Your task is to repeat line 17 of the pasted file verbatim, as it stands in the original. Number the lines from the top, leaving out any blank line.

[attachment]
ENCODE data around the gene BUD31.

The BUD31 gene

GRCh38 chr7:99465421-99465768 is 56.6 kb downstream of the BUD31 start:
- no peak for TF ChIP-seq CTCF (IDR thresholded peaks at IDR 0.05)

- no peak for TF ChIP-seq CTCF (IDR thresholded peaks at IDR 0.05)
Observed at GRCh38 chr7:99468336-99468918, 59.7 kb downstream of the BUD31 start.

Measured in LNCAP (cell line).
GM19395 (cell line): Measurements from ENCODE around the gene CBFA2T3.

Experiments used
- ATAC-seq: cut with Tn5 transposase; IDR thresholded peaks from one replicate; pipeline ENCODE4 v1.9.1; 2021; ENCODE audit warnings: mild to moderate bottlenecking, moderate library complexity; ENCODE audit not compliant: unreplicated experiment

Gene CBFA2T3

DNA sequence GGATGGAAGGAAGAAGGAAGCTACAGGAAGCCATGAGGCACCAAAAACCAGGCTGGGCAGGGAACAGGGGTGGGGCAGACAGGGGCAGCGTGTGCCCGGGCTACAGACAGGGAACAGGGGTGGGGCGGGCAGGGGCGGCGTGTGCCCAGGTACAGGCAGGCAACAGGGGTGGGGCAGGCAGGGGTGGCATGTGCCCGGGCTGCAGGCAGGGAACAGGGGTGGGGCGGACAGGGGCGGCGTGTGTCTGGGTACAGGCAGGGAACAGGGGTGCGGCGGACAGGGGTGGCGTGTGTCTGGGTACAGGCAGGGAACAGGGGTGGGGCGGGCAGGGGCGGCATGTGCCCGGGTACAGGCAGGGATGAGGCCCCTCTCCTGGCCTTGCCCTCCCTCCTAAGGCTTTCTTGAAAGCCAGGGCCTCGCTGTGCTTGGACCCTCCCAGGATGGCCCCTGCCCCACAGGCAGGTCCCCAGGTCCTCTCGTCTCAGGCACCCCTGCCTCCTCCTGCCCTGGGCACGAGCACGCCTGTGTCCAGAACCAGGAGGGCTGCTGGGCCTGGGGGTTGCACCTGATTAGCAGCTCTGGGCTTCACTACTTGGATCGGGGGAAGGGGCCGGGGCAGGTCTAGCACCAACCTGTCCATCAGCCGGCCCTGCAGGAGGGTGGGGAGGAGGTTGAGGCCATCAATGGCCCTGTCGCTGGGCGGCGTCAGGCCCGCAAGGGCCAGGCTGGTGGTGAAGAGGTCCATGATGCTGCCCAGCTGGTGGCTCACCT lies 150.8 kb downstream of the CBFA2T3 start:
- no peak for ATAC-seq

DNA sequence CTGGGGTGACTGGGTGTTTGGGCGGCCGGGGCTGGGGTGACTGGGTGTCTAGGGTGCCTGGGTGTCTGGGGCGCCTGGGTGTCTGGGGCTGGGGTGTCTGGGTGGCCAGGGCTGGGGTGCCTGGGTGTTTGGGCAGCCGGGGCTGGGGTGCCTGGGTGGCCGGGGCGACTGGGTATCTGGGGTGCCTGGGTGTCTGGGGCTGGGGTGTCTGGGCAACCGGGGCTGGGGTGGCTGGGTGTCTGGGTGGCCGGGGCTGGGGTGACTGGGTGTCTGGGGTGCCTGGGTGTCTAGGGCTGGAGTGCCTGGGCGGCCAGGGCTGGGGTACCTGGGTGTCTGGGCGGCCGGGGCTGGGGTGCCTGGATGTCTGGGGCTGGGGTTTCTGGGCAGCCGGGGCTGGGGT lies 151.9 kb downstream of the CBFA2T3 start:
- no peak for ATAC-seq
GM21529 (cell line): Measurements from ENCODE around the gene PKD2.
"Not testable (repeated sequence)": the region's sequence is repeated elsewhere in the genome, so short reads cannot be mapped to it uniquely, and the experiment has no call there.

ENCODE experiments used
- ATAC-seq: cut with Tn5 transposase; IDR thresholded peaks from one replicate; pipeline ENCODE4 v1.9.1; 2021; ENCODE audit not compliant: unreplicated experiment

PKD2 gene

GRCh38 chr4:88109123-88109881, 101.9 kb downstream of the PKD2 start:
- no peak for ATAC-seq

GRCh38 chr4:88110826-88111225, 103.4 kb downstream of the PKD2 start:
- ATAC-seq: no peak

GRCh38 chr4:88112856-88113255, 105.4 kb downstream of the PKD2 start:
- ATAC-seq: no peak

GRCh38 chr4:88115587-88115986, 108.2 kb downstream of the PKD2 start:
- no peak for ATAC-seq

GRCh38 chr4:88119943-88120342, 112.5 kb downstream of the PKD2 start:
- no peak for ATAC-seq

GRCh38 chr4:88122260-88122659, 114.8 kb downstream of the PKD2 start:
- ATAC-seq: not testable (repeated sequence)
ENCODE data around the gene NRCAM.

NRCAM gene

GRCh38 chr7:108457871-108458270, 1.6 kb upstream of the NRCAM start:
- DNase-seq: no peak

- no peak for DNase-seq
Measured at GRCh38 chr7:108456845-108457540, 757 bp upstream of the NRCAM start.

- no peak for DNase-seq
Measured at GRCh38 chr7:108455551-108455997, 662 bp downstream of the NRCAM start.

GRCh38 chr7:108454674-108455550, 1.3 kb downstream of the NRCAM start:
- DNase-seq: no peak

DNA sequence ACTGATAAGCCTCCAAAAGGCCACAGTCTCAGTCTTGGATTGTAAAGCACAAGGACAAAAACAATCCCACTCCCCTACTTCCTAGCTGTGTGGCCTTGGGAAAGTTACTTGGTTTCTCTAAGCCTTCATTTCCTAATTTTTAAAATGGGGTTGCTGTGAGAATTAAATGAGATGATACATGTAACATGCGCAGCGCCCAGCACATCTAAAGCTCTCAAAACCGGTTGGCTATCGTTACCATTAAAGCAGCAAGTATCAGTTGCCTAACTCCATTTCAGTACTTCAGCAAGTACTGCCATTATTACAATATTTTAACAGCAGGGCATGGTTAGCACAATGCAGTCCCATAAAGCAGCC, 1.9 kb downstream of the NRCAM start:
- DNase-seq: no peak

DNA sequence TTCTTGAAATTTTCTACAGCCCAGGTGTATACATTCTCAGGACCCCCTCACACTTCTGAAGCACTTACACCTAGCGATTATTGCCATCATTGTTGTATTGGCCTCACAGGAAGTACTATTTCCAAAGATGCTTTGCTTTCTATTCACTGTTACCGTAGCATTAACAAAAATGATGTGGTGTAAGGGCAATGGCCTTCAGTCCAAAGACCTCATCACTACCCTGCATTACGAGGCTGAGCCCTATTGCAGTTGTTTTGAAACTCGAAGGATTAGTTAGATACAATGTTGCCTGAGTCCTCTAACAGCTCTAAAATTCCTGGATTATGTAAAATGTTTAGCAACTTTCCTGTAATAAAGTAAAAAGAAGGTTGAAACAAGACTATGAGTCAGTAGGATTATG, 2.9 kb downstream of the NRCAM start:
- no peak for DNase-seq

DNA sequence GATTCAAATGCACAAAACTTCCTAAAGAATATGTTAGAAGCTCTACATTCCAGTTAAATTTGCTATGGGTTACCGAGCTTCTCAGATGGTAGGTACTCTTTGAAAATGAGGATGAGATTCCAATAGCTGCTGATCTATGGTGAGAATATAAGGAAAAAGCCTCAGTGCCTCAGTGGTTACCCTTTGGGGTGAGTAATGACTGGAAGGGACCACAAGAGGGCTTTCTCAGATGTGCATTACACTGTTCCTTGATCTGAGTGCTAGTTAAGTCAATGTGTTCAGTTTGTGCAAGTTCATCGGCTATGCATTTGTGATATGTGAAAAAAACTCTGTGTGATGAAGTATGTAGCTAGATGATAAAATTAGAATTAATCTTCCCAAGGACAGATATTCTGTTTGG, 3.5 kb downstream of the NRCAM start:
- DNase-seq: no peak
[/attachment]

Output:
"Not testable (repeated sequence)": the region's sequence is repeated elsewhere in the genome, so short reads cannot be mapped to it uniquely, and the experiment has no call there.